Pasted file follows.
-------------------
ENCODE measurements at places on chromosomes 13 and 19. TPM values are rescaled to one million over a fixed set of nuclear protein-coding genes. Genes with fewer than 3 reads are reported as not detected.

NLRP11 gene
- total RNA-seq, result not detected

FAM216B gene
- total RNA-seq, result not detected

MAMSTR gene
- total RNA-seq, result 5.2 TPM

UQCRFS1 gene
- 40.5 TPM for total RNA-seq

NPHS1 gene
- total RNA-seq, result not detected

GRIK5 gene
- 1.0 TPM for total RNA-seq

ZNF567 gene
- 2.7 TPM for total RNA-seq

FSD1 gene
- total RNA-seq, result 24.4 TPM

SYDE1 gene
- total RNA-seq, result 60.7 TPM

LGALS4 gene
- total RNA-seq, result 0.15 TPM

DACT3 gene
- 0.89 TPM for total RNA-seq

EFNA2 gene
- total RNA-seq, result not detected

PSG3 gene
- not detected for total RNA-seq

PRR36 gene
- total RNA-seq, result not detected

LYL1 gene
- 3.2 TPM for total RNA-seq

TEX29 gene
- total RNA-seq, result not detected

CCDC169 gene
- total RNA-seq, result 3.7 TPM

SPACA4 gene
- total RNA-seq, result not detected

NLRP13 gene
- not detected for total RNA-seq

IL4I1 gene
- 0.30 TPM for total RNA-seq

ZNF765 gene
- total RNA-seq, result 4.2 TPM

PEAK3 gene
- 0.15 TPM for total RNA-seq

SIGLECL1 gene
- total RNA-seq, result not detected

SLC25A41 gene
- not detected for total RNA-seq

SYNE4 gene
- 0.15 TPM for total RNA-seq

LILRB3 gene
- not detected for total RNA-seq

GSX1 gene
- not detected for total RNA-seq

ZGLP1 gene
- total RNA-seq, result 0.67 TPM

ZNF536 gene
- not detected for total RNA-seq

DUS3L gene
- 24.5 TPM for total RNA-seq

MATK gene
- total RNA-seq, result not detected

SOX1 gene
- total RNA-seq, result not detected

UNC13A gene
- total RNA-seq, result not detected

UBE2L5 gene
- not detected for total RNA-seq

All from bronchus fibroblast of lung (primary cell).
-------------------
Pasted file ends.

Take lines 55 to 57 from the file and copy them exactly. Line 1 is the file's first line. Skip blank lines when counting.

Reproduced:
- not detected for total RNA-seq

ZGLP1 gene
- total RNA-seq, result 0.67 TPM